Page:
Weekly export sales of soybeans showed a total of 48.6 mb (1.32 mmt) with 24.3 mb (660,700 mt) for the 2015-2016 marketing year.

This put total old-crop sales at 1.835 billion bushels, 4 percent above USDA’s June demand projection of 1.76 bb.

U.S. soybean crop conditions fell 1 percent g/e to 73 percent and remains well above last year’s 65 percent g/e rating.

U.S. soybean ratings are the second best in 30 years.

The acreage report at the end of the month could be a shocker to the trade. No doubt producers switched some acres of corn into soybeans, the question to answer is how many?

Trade talk has acreage shifting between 1 million to 3 million acres to soybeans, which will add anywhere from 45 mb to 150 mb of ending stocks to the bottom line.

This could pressure soybeans near previous weekly support of $9 by harvest if ending stocks again approach 460 mb to 500 mb.

The key growing timeframe is just ahead of the market, so soybeans remain a high risk market.

Like the corn market, producers should use options as a risk management tool and price insurance.

Strategy and outlook: Producers should have made cash sales and used options to manage price risk and summer volatility.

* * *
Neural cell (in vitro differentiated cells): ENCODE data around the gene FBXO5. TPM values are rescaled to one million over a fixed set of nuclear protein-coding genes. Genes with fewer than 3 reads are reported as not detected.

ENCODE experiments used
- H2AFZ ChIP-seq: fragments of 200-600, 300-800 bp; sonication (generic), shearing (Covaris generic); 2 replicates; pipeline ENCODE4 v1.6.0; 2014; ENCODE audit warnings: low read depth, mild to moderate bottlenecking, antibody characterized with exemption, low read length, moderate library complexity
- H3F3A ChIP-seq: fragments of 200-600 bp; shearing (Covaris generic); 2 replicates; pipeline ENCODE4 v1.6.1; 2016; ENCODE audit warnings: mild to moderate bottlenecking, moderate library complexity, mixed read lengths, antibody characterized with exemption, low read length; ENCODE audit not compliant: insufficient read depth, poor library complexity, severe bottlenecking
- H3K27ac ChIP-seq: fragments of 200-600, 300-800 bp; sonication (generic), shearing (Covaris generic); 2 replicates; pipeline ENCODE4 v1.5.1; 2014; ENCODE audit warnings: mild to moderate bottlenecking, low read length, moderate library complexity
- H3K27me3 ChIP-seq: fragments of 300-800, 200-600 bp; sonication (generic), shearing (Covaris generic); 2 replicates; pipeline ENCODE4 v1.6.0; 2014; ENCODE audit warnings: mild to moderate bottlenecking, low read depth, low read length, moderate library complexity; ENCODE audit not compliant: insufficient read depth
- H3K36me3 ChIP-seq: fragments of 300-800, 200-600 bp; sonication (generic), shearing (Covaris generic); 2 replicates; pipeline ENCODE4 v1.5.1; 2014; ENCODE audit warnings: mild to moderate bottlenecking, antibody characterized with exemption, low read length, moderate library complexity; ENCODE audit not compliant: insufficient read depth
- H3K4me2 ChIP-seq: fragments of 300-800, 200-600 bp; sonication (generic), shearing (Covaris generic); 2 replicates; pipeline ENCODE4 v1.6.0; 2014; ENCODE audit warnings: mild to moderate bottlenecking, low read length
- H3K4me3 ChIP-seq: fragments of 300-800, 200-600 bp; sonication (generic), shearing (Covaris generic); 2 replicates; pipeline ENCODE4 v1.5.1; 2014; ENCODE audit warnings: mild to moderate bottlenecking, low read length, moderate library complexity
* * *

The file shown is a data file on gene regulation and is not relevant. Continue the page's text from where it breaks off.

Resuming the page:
This material has been prepared by a sales or trading employee or agent of Midwest Market Solutions and is, or is in the nature of, a solicitation. This material is not a research report prepared by Midwest Market Solution’s Research Department.

The risk of loss in trading futures and/or options is substantial and each investor and/or trader must consider whether this is a suitable investment.

Past performance, whether actual or indicated by simulated historical tests of strategies, is not indicative of future results.

Trading advice is based on information taken from trades and statistical services and other sources that Midwest Market Solutions believes are reliable.

We do not guarantee that such information is accurate or complete and it should not be relied upon as such.

Brian Hoops can be reached at (605) 660-1155.